He goes anyway, somehow figuring out the controls on the fly, mostly using his mouth and feet. Up in space, he sees a great web of finger-knitting connecting the moon to the earth. The net is getting thicker even as he watches.
It’s almost too late!
Nudging the controls with his nose, his cutting hands ready, he edges closer. When he’s near, he dawns his specially-fitted space suit and exits the craft. Out in space, he begins cutting the web.
He’s making decent progress when Coniunctio Mulier shows up, riding in a ‘borrowed’ alien spacecraft which looks like a turnip. Her hands are swollen from all that knitting, yet her fierce visage shows that she’ll do whatever it takes to make good on her threat.
A fierce fight ensues, with Coniunctio Mulier trying to join Scissors Man’s hands together, while he tries to cut the bonds apart and attack her for good.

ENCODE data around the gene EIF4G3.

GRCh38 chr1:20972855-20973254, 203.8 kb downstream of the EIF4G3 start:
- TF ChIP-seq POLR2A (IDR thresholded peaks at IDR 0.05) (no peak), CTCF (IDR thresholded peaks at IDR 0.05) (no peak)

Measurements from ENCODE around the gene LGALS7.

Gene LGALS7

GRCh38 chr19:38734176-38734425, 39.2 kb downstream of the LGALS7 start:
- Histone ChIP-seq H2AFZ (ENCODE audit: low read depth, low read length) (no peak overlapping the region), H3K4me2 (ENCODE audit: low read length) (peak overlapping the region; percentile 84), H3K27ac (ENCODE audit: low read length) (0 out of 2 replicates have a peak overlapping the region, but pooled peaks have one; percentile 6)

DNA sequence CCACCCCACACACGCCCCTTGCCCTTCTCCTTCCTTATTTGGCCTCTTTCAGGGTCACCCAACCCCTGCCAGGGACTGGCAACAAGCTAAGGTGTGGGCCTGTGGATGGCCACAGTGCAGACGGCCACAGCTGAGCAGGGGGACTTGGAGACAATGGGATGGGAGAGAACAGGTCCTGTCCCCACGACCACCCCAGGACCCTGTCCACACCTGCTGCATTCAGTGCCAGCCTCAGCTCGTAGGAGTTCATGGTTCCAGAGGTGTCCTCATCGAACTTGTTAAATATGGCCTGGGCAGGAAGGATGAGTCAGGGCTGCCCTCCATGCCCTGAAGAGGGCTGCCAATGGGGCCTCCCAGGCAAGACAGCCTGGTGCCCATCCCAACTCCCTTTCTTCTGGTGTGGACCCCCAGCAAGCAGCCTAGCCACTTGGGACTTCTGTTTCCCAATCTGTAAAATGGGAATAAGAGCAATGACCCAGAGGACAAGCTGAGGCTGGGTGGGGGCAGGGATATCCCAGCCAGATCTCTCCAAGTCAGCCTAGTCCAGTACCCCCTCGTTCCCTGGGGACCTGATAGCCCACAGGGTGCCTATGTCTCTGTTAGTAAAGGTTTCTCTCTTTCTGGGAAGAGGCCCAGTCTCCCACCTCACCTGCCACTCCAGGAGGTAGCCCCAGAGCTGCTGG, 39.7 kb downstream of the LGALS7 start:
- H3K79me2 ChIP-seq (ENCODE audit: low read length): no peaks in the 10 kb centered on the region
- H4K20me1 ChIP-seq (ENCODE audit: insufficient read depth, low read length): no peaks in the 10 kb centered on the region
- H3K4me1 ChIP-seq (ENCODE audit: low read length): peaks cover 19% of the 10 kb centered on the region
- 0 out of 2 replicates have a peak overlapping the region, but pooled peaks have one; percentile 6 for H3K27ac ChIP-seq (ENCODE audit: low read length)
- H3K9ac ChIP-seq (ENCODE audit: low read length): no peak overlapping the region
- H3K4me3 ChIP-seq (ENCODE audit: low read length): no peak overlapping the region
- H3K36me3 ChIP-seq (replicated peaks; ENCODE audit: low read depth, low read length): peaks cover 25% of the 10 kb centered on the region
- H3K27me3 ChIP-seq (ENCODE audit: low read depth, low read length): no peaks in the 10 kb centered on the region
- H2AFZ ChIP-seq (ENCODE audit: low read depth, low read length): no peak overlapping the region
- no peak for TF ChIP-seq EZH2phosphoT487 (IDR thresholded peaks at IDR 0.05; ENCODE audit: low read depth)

Finally he cuts the tether which ties her to her space ship. She joins herself back! He cuts it again, but she joins back again! And again!! He cuts her again, but she rejoins herself again!!!
Seeing no other recourse, Scissors Man gets some distance, goes behind a nearby asteroid. He enters into deep meditation.
Peering out with his special spiritual vision, he sees Coniunctio Mulier’s astral body. Some special power, looking like ball lightning or something, is connected to her with these fibrous light-thread things!
Reaching out with his own astral body, he cuts the tie between her and her power. Coming out of meditation, he goes to battle her again.
Yay! She can no longer join things! He defeats her easily at that point.
The UN bars her entrance back on earth. Needing fuel, she is forced out into space to deal with the aliens who’s ship she ‘borrowed.’
Scissors Man returns a hero. Science develops a metal strong enough to withstand his hands and he is fitted with special gloves so he can function pretty normally. He meets a girl with incredibly heavy feet and they really hit it off.
They live happily together, being sure never to go on ships or up into flimsy buildings, lest her weight crash through the floors, killing them and people beneath them.
The End


(Paintings by the lovely and talented Jayanti dasi)